3 years ago

Is there a role for ischaemic conditioning in cardiac surgery? [version 1; referees: 3 approved]

Derek Hausenloy, Luciano Candilio
Coronary artery disease (CAD) is a major cause of morbidity and mortality worldwide. Coronary artery bypass graft (CABG) surgery is the revascularisation strategy of choice in patients with diabetes mellitus and complex CAD. Owing to a number of factors, including the ageing population, the increased complexity of CAD being treated, concomitant valve and aortic surgery, and multiple comorbidities, higher-risk patients are being operated on, the result of which is an increased risk of sustaining perioperative myocardial injury (PMI) and poorer clinical outcomes. As such, new treatment strategies are required to protect the heart against PMI and improve clinical outcomes following cardiac surgery. In this regard, the heart can be endogenously protected from PMI by subjecting the myocardium to one or more brief cycles of ischaemia and reperfusion, a strategy called “ischaemic conditioning”. However, this requires an intervention applied directly to the heart, which may be challenging to apply in the clinical setting. In this regard, the strategy of remote ischaemic conditioning (RIC) may be more attractive, as it allows the endogenous cardioprotective strategy to be applied away from the heart to the arm or leg by simply inflating and deflating a cuff on the upper arm or thigh to induce one or more brief cycles of ischaemia and reperfusion (termed “limb RIC”). Although a number of small clinical studies have demonstrated less PMI with limb RIC following cardiac surgery, three recently published large multicentre randomised clinical trials found no beneficial effects on short-term or long-term clinical outcomes, questioning the role of limb RIC in the setting of cardiac surgery. In this article, we review ischaemic conditioning as a therapeutic strategy for endogenous cardioprotection in patients undergoing cardiac surgery and discuss the potential reasons for the failure of limb RIC to improve clinical outcomes in this setting. Crucially, limb RIC still has the therapeutic potential to protect the heart in other clinical settings, such as acute myocardial infarction, and it may also protect other organs against acute ischaemia/reperfusion injury (such as the brain, kidney, and liver).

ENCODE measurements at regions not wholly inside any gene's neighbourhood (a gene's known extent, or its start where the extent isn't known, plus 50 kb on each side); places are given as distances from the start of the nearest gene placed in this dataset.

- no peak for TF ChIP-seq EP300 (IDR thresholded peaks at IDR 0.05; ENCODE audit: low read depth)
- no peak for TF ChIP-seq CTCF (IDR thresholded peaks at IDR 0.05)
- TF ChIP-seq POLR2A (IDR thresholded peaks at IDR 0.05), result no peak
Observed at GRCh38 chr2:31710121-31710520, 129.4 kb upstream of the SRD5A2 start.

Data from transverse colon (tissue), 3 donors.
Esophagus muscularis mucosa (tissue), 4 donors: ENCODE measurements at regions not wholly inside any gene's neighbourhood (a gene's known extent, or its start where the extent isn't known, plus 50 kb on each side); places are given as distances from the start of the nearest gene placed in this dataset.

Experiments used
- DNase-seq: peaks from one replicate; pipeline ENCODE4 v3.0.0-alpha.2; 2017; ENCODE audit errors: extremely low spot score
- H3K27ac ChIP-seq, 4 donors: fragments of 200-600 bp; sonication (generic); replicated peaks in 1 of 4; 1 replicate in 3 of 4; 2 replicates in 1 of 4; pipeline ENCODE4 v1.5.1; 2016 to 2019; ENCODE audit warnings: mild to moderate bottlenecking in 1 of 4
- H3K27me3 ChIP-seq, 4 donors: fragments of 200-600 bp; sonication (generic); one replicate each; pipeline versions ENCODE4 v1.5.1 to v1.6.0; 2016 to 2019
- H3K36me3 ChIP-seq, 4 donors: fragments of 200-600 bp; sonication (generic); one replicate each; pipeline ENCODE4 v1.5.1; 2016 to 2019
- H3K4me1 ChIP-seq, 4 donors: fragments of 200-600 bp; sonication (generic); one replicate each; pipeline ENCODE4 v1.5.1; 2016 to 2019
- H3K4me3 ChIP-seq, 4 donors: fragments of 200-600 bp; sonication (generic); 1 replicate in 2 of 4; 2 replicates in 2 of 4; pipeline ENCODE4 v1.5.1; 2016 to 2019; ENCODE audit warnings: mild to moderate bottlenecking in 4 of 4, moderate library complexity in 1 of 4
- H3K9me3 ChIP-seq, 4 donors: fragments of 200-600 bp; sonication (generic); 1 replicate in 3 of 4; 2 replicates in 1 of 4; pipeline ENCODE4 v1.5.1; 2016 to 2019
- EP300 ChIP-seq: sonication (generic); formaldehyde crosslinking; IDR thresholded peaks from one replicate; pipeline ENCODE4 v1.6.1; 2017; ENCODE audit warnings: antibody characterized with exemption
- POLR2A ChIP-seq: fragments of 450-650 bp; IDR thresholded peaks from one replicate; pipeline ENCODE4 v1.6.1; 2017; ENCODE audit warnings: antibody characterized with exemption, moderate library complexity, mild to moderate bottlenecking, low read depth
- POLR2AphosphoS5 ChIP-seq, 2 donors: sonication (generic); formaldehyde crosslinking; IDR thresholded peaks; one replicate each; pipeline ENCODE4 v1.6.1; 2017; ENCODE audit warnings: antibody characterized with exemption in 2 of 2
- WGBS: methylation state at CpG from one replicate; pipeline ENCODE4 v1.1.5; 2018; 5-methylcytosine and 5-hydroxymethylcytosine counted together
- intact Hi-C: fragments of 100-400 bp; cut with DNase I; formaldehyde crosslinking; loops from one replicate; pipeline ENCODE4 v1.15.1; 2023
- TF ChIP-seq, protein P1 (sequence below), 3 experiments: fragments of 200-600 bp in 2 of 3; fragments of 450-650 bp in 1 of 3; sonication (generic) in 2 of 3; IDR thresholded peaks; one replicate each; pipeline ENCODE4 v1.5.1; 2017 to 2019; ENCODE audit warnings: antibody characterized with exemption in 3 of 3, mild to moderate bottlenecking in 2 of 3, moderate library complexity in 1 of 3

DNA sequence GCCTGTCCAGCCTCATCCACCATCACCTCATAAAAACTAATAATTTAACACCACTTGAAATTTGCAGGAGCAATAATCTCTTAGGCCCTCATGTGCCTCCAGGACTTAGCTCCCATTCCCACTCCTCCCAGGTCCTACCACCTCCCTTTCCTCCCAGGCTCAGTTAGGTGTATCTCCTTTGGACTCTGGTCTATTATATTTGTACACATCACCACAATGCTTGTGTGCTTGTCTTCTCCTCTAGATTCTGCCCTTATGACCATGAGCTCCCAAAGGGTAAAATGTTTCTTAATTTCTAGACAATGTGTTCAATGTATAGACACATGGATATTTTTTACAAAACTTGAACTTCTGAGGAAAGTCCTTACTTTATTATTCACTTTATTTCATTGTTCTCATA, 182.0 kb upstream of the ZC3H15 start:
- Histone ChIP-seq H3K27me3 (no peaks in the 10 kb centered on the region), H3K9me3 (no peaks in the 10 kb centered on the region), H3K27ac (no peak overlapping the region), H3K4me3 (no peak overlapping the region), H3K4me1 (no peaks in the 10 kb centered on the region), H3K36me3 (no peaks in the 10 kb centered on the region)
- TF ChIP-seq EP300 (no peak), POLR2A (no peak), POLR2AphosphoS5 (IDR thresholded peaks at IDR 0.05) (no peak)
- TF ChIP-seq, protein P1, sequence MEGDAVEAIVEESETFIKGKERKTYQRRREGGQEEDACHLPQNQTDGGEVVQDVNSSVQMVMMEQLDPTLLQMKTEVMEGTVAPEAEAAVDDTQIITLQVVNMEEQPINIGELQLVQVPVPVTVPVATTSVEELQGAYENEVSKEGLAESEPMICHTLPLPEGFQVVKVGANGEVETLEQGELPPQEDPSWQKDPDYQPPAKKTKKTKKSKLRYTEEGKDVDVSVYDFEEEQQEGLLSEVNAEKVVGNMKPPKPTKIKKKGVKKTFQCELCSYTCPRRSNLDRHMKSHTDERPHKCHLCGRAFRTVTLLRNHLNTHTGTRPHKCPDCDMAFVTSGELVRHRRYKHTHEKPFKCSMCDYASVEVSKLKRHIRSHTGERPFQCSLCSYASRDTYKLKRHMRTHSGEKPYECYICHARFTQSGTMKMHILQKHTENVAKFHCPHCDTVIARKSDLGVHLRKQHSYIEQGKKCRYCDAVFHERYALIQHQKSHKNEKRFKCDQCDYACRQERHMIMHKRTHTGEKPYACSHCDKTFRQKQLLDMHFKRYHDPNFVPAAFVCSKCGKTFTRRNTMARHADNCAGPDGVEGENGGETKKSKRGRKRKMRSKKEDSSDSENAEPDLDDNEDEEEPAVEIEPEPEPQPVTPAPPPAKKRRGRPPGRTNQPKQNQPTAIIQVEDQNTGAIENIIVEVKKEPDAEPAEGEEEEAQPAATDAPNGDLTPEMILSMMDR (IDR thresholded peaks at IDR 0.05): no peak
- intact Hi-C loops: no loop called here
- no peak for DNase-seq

Publisher URL: https://f1000research.com/articles/6-563/v1

DOI: 10.12688/f1000research.10963.1

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